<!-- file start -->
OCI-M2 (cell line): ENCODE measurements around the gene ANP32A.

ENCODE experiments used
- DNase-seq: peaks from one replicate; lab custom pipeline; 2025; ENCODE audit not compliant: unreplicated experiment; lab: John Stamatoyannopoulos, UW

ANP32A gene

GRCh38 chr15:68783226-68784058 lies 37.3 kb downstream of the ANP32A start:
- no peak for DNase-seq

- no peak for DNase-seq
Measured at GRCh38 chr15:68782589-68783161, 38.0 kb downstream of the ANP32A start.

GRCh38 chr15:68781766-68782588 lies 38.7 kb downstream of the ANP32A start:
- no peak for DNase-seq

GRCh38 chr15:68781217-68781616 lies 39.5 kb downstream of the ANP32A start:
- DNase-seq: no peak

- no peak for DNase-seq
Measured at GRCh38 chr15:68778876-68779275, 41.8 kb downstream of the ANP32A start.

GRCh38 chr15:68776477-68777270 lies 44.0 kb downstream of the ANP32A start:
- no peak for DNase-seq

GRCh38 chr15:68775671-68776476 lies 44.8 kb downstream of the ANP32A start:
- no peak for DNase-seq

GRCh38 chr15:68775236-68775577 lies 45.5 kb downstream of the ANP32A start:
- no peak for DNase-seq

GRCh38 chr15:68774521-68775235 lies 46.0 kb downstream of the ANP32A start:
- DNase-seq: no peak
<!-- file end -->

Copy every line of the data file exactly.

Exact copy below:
OCI-M2 (cell line): ENCODE measurements around the gene ANP32A.

ENCODE experiments used
- DNase-seq: peaks from one replicate; lab custom pipeline; 2025; ENCODE audit not compliant: unreplicated experiment; lab: John Stamatoyannopoulos, UW

ANP32A gene

GRCh38 chr15:68783226-68784058 lies 37.3 kb downstream of the ANP32A start:
- no peak for DNase-seq

- no peak for DNase-seq
Measured at GRCh38 chr15:68782589-68783161, 38.0 kb downstream of the ANP32A start.

GRCh38 chr15:68781766-68782588 lies 38.7 kb downstream of the ANP32A start:
- no peak for DNase-seq

GRCh38 chr15:68781217-68781616 lies 39.5 kb downstream of the ANP32A start:
- DNase-seq: no peak

- no peak for DNase-seq
Measured at GRCh38 chr15:68778876-68779275, 41.8 kb downstream of the ANP32A start.

GRCh38 chr15:68776477-68777270 lies 44.0 kb downstream of the ANP32A start:
- no peak for DNase-seq

GRCh38 chr15:68775671-68776476 lies 44.8 kb downstream of the ANP32A start:
- no peak for DNase-seq

GRCh38 chr15:68775236-68775577 lies 45.5 kb downstream of the ANP32A start:
- no peak for DNase-seq

GRCh38 chr15:68774521-68775235 lies 46.0 kb downstream of the ANP32A start:
- DNase-seq: no peak